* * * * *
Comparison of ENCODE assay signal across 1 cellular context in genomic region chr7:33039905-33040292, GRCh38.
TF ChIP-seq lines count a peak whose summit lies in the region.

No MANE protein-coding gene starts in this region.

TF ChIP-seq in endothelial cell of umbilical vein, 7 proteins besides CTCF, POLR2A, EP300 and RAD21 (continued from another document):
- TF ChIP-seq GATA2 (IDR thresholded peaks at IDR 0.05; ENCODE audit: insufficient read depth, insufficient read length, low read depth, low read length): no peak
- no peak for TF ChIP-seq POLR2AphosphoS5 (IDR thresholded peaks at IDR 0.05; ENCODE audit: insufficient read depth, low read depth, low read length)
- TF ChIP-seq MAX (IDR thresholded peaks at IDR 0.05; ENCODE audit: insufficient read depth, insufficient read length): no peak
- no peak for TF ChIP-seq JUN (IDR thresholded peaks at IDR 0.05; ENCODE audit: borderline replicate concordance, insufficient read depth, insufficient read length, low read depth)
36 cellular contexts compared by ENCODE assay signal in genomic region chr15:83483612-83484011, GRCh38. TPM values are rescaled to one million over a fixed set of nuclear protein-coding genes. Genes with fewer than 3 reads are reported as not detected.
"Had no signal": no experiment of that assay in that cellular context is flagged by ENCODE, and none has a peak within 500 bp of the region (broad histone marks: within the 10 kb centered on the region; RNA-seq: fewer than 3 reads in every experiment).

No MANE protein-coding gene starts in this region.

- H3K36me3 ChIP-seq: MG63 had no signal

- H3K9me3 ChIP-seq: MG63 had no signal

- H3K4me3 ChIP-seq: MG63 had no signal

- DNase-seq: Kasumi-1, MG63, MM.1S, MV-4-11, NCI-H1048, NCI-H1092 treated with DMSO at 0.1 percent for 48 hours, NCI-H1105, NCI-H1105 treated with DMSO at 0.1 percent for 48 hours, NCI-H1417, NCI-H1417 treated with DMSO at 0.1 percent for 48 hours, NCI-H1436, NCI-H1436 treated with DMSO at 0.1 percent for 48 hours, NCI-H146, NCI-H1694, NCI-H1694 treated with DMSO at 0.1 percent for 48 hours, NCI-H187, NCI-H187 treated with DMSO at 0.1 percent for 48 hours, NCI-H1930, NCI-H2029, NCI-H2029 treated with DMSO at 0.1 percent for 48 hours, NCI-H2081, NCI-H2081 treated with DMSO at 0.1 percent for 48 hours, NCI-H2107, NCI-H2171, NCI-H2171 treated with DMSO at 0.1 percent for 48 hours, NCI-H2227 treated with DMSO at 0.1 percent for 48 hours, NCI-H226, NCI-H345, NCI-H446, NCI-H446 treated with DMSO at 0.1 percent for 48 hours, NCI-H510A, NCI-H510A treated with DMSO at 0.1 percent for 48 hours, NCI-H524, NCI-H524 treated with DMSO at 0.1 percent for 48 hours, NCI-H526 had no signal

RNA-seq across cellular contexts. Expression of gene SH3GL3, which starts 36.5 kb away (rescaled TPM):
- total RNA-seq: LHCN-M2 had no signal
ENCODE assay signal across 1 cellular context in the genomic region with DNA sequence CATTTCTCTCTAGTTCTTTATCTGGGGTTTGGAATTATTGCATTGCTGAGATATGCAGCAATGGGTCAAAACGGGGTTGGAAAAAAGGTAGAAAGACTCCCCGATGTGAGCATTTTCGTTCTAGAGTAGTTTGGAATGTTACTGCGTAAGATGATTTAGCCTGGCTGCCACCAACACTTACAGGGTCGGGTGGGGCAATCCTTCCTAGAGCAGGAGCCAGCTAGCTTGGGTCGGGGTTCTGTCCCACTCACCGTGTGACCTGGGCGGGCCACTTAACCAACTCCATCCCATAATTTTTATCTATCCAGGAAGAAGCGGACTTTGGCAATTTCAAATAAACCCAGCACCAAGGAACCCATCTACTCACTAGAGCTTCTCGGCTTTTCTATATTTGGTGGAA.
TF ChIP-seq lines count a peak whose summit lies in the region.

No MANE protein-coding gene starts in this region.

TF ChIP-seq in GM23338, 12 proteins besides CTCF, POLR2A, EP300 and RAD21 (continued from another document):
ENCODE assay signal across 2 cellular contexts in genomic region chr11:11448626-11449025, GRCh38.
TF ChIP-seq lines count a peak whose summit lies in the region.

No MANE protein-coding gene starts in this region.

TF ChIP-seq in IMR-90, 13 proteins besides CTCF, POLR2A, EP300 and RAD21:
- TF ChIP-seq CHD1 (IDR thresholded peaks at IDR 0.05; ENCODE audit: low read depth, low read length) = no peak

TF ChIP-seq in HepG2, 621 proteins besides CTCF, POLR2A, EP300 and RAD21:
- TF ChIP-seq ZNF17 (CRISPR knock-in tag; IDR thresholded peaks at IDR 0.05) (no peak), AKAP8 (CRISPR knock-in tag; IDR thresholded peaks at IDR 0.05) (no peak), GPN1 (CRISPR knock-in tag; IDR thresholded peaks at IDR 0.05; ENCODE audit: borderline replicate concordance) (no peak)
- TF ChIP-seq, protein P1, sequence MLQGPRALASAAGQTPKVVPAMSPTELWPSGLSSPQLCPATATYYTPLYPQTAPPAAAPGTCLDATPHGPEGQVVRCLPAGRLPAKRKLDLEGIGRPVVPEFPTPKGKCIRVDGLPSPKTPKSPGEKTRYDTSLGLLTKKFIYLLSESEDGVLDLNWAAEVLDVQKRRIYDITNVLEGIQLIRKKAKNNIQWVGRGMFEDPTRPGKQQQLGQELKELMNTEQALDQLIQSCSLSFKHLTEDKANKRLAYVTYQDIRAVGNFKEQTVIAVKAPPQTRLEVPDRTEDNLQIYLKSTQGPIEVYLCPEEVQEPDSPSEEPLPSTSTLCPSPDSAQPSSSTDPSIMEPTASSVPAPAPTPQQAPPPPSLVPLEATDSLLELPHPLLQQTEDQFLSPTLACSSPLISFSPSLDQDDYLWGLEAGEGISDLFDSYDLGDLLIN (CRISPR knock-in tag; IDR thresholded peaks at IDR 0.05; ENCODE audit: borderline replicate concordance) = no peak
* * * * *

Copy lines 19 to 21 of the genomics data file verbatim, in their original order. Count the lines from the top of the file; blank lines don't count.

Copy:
TF ChIP-seq lines count a peak whose summit lies in the region.

No MANE protein-coding gene starts in this region.

TF ChIP-seq in GM23338, 12 proteins besides CTCF, POLR2A, EP300 and RAD21 (continued from another document):